A Hospital in Haiti–Day 3, pt. 2
Barth Green stands easily in the middle of the dusty yard in front of two small administrative tents, just inside the gate of the University of Miami’s Global Institute field hospital at the Port-au-Prince airport. His blue shirt is clean and crisp, cream colored pants still pressed, his grey hair combed straight back. There is a storm of activity around him, squalls of need coming from every corner of the encampment.
Men and women in scrubs, some with IV bottles in hand, rush up to ask questions. Military commanders and visiting dignitaries stand in a small circle around him. Barth Green responds thoughtfully, unhurriedly, sometimes with humor, to each person in turn. He is the director of the hospital and of the entire facility – the huge tent which contains the operating room and the acute wards for children which are attached to it, the other large one for adults, the small tents for convalescence and isolation, the tent-barracks where hundreds of volunteers lie on cots just like the ones the patients have.
Barth Green is chairman of the department of neurosurgery at the University of Miami Medical School. Since 1994 he and his colleague, family physician Michael Fournier, have been leading Project Medishare in Haiti, helping (along with the US based Partners in Health and the Haitian Ministry) to bring good primary care to the Haitian countryside. When the earthquake hit on January 12, he and his colleagues moved quickly; volunteers arrived. Some were skilled as physicians, surgeons, OR techs and nurses; others were simply, surprisingly even to them. moved to help: “at least I’m another pair of hands,” more than one says. Since then the “barely controlled chaos” as several doctors describe it, has been providing treatment for thousands, saving lives. And a surprising life enhancing life changing experience of selfless service for many who have come to provide that treatment and save those lives. “For me,” a tired looking fifty-ish U of M ER doc confides, “this has been the most important experience of my professional life. Maybe,” he adds after a moment, ” of my whole life.”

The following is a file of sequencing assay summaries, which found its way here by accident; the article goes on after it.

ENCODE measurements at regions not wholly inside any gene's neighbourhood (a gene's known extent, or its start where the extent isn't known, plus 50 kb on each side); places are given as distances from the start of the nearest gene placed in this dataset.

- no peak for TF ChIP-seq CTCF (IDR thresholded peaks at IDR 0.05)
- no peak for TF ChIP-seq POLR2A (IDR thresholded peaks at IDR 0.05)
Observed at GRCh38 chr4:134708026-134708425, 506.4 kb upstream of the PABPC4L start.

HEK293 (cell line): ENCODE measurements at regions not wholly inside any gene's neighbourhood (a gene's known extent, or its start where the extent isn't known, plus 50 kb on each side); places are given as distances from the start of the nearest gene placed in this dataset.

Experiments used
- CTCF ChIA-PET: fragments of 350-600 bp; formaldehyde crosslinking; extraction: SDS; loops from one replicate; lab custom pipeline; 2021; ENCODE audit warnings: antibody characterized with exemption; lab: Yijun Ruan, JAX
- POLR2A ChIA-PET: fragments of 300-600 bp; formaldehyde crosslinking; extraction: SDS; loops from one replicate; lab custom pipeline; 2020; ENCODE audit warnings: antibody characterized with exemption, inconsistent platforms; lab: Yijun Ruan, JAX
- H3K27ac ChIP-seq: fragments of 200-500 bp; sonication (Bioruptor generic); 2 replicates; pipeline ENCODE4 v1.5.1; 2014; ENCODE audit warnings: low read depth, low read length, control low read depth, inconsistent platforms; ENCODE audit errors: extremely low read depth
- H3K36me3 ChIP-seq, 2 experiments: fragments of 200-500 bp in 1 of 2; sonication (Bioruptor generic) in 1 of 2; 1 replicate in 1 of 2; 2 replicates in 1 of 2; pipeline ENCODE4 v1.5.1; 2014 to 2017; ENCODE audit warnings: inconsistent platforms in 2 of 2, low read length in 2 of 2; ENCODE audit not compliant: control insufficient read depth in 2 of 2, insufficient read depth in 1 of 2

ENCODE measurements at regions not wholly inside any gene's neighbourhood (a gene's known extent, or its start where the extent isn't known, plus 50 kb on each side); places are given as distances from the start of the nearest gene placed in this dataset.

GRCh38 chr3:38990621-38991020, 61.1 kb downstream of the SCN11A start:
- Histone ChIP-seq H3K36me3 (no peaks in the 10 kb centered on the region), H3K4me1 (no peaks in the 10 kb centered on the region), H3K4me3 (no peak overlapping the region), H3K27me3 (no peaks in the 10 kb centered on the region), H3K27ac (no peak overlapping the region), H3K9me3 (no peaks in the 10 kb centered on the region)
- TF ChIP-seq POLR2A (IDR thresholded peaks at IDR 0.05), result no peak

In Barth Green the surgeon’s calm amidst crisis and attention to present, necessary detail is coupled with an understanding of long term needs. He knows that the deepest despair and the greatest distress may arise only when the immediate crisis is over; and he recognizes the importance of CMBM’s commitment to helping caregivers deal with their own stress and trauma and to teaching them to help the Haitian people to help themselves. He reads over our annual report and our tentative Haitian work plan, and shares them with Carl Eisdorfer, the former chair of Miami’s department of psychiatry, and present director of its program of aging, who has just arrived.
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